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Entrepreneurs who think ‘society’: advantage early movers

Entrepreneurs who think ‘society’: advantage early movers

  • 25 Aug, 2014
  • Business Line

Independent thinking, persistence in enterprise pave the way for slow, steady change.

New ventures, great exits and multi-million dollar funding news aside, entrepreneurs in India are going beyond the ‘hot’ technology sector. Start-up Island has in the past spoken to small business owners concerned with social betterment, the environment, health and education.

Many of them have chosen to be layman focused, show interest in sustainability, and giving back to society by first approaching enterprise differently themselves. And there are more examples. In 1994, Das Sreedharan started an Indian restaurant in Stoke Newington. Since arriving in London in 1989, he had only one thing on his mind: feeding people, making them happy. "I knew food and I’ve always been good with people,” he says.

Two stories, 20 years

Sreedharan talks of entering the hospitality industry in the UK and losing his job. Not knowing what to do in a foreign country, he found his feet again when someone pointed him in the direction of a restaurant that was up for sale. He turned things around for that property by starting his first ‘Rasa’ there. "In just six months, many of UK’s popular newspapers featured excellent reviews of Rasa. I was fortunate to receive an award from TimeOut as well. In four years, we had regular customers from the Americas and Europe,” shares Sreedharan. And India’s first Rasa opened in Bangalore some months ago, 20 years since he first began business.

Gauri Jayaram spent two decades in the travel industry before quitting a senior role in a well-known international firm. Her book Wise Enough To Be Foolish is a fictionalised memoir and provides one view of how dreams come true. She started The Active Holiday Company earlier this year. It specialises in adventure travel in the international market.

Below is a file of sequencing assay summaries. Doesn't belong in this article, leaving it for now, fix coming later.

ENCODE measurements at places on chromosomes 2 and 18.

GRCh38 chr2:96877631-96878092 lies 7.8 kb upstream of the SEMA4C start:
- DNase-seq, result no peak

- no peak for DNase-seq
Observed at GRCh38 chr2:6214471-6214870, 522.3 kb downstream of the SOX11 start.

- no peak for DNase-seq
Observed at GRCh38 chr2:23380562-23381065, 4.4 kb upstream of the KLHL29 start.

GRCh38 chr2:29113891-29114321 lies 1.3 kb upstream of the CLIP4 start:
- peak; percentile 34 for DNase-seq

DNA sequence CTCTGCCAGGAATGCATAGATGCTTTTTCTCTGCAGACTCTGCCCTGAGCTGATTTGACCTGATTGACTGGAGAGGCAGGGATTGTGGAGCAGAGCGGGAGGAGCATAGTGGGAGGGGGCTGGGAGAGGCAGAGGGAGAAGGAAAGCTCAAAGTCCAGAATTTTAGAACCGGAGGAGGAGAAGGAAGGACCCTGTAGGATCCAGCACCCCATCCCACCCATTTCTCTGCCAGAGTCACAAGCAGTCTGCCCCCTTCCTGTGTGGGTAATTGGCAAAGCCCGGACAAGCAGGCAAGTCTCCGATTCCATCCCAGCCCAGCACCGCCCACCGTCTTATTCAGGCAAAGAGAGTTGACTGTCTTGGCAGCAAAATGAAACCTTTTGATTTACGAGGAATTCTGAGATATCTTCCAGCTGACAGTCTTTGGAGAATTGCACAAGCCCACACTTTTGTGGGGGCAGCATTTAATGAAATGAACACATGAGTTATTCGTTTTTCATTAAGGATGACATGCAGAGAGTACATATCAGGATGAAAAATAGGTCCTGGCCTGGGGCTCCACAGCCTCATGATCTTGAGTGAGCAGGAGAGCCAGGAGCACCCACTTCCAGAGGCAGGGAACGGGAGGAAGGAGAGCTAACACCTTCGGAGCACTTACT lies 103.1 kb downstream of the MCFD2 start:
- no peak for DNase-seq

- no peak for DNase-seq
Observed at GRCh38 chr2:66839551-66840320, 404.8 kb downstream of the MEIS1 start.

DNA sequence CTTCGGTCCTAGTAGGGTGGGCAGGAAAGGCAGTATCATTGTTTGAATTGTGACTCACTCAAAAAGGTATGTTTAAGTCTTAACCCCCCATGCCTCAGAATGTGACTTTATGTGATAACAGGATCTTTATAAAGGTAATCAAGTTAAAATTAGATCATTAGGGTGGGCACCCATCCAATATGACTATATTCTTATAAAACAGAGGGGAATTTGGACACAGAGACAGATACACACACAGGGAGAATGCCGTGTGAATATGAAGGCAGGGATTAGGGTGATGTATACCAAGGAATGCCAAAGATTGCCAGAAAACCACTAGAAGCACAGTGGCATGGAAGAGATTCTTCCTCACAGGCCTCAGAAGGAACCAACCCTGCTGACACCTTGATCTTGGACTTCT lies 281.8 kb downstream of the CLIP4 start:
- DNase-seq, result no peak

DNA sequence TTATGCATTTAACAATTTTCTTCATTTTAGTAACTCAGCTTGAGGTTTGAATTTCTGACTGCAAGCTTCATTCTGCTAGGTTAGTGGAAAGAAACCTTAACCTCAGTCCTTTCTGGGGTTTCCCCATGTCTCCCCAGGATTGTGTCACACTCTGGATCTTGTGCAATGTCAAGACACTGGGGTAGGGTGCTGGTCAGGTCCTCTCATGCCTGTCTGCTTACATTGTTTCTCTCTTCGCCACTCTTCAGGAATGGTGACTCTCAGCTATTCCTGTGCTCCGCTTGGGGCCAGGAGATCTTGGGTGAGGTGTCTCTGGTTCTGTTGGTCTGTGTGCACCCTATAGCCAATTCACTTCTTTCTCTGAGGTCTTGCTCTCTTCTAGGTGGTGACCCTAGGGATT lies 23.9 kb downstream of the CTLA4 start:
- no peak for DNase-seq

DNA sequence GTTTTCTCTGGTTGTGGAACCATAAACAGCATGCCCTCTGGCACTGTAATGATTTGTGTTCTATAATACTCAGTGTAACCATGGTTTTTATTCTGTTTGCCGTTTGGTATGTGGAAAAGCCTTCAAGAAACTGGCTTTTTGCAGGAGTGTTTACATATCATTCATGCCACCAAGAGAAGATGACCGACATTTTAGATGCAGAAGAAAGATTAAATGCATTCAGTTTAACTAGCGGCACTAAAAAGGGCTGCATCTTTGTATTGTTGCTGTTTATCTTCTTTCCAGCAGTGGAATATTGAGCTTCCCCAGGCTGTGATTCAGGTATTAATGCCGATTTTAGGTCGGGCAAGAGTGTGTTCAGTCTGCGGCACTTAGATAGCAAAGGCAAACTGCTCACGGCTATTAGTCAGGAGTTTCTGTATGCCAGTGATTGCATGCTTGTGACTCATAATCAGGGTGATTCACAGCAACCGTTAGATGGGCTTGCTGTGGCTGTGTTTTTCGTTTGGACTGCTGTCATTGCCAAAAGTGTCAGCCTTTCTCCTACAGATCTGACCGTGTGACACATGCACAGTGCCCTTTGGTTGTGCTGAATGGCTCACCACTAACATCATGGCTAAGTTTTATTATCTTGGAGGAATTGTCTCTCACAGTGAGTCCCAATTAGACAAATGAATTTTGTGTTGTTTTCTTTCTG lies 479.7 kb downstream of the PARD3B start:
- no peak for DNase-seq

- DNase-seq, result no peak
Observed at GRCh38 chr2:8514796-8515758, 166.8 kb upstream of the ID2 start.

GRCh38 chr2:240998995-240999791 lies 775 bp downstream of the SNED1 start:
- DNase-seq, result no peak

"The holiday space has many players. I’ve had to distinguish myself with my product. My area of expertise is ‘international’ because that’s what I’ve done for 20 years. From hiking to cycling and marathon tours, guided and self-guided tours, we provide a bouquet of opportunities from India,” says Jayaram.

It didn’t take her long to strike that exclusive deal with the Virgin London Marathon and the Bank of America Chicago Marathon. Indian runners now have sure shot places in these prestigious races that nearly always get booked out in a jiffy. "This is a business of tomorrow, not an enterprise of today or yesterday,” she declares.

What now of the 20 years that are ahead?

The next score

Since appearing on television shows and hobnobbing with names like Jamie Oliver and Anthony Bourdain, Sreedharan is keeping expansions in the UK reined in. Rasa has seven outlets there. But beyond growing Rasa in India, there’s Rasa Gurukul in Chalakudy, Kerala. A culinary school, Ayurvedic healing programmes, a coconut oil mill, a smithy that makes pots, pans and equipment are part of the larger plan.

"A culture hub, a garden of dreams,” reveals Sreedharan. "Wholesome cooking can heal the world. Societies are in confusion in spite of material excess. Obesity, modern disorders, food shortage and such are common. Indian food across the world has to have a rebirth. I want to be a big part of that.” Jayaram’s dream is just as large.

"Across age groups, more Indians are opting for active holidays. If they choose a Nilgiris trek first, they often graduate to climbing Kilimanjaro and the Himalayas. This base of the pyramid will continue to expand.

"Simultaneously, this will lead to more employment for the Sherpa and other local communities, for example. Lack of employment causes their families in particular to disperse,” she shares.

While serious enterprise requires sound planning and a long-term view, keeping society at the centre takes heart and big vision. And then like Jayaram says, "History proves that early movers have the advantage.”